You should not rule out a survival crossbow when it comes to weaponry while preparing for any disaster scenario. Crossbow’s have some distinct advantages over handguns and rifles in certain situations. In a survival situation, you may have the need for silence and unless you have a silencer (illegal) on your gun, it’s going to make a lot of noise and alert other attackers.
It is legal to buy a crossbow in every state in the United States. Crossbow laws lean towards the regulation of hunting with them and not the survival crossbow aspect we might think of. For example, you can own a crossbow in Oregon for target practice but you cannot hunt with them.
Laws vary from state to state so you should check the laws in the state you live in. If you step outside the U.S., you will find laws more restrictive in some countries, so check with them if you plan on relocating somewhere like Canada or the UK where you can own a crossbow without any permit or license.
The survival crossbow tends to be safer when kids are around. It’s much easier for a child who finds a hidden gun to pick it up and use it. On the other hand, a child is going to have a nearly impossible time loading and cocking a crossbow. Just the same, don’t leave your crossbow where a child can access it.
When using a crossbow there are some things you have to consider that are unique to any bow type weapon as opposed to firearms. You have to be much closer to your target. You also have to compensate for arrow drop even from distances as short as thirty or forty yards. At that distance an arrow can conceivably drop several inches.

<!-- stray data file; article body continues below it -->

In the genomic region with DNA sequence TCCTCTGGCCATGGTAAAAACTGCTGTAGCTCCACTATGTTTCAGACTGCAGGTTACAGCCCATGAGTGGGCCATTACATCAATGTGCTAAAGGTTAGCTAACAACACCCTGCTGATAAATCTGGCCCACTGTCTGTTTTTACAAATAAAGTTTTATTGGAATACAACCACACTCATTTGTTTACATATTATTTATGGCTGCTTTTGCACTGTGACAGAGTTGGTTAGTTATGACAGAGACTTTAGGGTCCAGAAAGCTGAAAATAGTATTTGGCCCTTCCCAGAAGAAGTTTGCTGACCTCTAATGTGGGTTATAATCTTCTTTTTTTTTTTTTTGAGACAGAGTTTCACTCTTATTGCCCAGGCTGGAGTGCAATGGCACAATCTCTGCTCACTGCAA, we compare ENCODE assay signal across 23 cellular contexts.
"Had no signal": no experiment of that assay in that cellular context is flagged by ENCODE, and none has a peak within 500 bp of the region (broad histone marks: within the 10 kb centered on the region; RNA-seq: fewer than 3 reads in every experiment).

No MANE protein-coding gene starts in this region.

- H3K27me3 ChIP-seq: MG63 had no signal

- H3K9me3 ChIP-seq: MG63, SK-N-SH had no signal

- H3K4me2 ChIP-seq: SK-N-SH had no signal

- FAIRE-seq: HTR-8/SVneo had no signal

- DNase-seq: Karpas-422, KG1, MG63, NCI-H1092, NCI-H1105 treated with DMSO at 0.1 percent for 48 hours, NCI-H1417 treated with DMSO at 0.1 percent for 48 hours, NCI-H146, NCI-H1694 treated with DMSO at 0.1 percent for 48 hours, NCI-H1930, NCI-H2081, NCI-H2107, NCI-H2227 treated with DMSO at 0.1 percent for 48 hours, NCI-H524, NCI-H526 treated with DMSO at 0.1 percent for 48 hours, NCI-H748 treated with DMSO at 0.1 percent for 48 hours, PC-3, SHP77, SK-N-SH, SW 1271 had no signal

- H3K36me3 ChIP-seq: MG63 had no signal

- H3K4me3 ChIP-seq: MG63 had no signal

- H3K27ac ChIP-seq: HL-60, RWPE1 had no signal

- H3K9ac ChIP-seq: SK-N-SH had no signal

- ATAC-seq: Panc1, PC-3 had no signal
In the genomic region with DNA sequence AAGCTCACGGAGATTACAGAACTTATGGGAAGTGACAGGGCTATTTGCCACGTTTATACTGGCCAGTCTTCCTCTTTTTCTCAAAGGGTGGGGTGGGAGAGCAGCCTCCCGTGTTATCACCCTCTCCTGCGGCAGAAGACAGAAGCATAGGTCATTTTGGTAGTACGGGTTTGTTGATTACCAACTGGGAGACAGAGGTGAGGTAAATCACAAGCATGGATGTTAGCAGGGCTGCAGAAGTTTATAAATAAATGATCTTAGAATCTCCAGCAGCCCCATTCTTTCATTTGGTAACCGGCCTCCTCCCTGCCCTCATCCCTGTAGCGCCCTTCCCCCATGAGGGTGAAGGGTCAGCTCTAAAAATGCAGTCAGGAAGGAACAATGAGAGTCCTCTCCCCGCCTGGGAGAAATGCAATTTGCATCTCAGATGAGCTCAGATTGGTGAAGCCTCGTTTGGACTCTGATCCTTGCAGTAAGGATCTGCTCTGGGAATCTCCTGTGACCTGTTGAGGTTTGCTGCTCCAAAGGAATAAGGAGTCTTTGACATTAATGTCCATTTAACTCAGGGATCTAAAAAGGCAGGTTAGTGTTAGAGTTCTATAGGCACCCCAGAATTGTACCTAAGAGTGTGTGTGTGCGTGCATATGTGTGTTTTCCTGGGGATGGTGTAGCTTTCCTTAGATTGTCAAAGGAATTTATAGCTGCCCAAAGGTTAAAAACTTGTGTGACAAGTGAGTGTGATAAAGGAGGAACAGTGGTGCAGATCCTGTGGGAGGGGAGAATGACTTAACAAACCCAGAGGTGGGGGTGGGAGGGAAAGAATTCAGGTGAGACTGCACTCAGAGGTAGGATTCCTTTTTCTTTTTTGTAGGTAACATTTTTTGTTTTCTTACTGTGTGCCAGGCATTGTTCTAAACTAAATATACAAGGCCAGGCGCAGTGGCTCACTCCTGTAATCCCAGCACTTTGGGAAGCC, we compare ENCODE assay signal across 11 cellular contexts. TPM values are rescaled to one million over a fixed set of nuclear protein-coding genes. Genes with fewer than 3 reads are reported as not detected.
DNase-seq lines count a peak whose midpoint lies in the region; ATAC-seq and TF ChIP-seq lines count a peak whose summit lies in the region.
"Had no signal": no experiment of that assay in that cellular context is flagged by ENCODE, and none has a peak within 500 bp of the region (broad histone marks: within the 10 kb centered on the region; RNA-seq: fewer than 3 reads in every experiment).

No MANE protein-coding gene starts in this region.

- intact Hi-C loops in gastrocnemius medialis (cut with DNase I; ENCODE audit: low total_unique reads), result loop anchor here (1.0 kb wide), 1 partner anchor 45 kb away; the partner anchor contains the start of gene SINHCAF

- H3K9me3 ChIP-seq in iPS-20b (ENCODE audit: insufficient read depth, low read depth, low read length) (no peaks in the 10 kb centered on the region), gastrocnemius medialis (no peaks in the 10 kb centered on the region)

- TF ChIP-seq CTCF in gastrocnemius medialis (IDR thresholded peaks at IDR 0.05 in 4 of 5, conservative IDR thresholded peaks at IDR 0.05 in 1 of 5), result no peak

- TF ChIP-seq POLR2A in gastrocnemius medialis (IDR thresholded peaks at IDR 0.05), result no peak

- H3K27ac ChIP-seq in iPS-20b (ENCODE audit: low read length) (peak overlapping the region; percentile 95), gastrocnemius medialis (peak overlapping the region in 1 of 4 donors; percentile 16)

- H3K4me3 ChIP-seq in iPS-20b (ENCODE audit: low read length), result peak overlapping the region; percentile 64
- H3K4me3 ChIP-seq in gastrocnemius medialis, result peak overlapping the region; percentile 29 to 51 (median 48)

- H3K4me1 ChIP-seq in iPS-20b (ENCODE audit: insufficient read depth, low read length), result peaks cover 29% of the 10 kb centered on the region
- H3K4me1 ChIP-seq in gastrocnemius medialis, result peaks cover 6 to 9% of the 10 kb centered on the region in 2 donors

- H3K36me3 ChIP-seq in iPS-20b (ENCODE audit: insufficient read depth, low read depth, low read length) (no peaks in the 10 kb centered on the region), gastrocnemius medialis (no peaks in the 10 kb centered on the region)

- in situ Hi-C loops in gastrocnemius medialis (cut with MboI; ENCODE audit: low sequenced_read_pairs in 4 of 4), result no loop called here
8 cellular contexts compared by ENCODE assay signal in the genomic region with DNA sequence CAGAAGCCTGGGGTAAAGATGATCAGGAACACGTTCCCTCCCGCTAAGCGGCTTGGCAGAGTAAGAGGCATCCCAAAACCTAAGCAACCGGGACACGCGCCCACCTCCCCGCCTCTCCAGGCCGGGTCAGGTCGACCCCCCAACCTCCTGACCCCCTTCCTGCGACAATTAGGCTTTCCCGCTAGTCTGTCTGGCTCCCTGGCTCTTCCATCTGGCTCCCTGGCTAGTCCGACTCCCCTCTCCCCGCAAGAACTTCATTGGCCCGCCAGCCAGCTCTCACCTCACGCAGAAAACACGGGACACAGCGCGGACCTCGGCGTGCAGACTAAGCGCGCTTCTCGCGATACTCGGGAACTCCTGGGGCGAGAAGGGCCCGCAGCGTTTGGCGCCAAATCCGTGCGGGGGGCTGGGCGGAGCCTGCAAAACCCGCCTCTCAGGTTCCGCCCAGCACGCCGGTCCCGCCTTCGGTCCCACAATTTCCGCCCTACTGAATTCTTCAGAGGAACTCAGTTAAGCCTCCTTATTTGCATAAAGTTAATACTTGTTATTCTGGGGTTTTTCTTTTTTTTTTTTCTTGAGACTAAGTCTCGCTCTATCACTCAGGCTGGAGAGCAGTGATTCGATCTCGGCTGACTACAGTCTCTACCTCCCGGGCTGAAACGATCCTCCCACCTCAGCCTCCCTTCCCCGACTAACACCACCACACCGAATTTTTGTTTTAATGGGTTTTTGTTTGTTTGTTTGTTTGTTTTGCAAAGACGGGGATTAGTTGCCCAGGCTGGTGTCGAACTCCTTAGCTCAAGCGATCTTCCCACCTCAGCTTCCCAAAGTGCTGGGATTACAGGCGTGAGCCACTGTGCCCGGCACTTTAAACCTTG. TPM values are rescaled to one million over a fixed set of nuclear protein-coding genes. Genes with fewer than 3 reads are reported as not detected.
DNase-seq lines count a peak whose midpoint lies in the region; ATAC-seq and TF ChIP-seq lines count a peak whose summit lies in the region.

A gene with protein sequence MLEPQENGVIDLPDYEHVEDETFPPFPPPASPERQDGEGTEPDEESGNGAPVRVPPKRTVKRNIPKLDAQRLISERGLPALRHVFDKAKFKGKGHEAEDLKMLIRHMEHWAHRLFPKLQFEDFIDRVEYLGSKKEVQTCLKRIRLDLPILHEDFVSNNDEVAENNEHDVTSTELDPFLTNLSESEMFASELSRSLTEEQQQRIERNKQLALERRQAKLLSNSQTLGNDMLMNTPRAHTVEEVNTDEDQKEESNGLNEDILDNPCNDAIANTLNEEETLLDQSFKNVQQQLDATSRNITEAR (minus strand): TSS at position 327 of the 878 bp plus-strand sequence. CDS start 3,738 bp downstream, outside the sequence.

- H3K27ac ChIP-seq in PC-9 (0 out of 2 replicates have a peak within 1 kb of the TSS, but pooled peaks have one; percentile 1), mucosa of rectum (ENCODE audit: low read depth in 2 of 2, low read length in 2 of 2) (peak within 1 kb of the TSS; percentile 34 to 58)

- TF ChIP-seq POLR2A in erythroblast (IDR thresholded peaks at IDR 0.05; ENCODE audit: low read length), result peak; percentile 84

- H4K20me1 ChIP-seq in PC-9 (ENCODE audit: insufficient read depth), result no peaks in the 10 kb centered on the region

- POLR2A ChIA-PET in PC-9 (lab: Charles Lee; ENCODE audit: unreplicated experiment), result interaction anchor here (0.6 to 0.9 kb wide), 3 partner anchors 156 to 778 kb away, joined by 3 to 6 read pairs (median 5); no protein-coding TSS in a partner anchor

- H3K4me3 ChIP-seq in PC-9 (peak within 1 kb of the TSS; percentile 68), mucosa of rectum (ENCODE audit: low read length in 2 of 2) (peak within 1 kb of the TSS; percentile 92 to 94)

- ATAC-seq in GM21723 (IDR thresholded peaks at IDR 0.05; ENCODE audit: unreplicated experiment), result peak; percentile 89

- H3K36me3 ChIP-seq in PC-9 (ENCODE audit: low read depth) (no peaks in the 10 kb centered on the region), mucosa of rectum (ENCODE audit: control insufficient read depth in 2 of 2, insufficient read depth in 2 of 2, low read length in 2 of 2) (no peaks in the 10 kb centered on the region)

Crossbows are quite a bit slower than a bow to load and shoot and of course much slower than a firearm. The nice thing about a crossbow for some people is that they are held and fired in much the same way as a rifle. If you are a good shot with a rifle, you’re going to have a much easier time adapting to a crossbow.
There are many different types of survival crossbow, so here are just a few to choose from
As with any other weapon, it takes time to get used to it. If you are handy with a rifle and are deciding between a traditional bow and a crossbow, you will find the transition to a crossbow much easier. Both the rifle and the crossbow are held and fired the same way. You will have to get used to the time consuming reloading. It takes time to reload and cock a crossbow.
If you are not a tower of strength, or you may feel you could be firing a lot of arrows - a rope cocking aid is well worth buying (approx. $29.99).
If you’re considering a survival crossbow take the time now before an economic collapse to practice loading, cocking, and shooting the weapon. Before buying, check the laws in your state regarding the use for target practice and hunting; they vary widely.